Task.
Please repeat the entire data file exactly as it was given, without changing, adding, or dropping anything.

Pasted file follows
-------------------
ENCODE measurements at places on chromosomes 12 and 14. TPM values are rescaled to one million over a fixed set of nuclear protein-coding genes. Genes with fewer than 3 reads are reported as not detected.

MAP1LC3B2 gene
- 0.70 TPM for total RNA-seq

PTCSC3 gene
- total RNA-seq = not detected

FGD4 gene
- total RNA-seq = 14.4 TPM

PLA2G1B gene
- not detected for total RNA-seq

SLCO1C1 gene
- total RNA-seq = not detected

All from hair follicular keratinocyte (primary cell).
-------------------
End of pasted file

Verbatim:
ENCODE measurements at places on chromosomes 12 and 14. TPM values are rescaled to one million over a fixed set of nuclear protein-coding genes. Genes with fewer than 3 reads are reported as not detected.

MAP1LC3B2 gene
- 0.70 TPM for total RNA-seq

PTCSC3 gene
- total RNA-seq = not detected

FGD4 gene
- total RNA-seq = 14.4 TPM

PLA2G1B gene
- not detected for total RNA-seq

SLCO1C1 gene
- total RNA-seq = not detected

All from hair follicular keratinocyte (primary cell).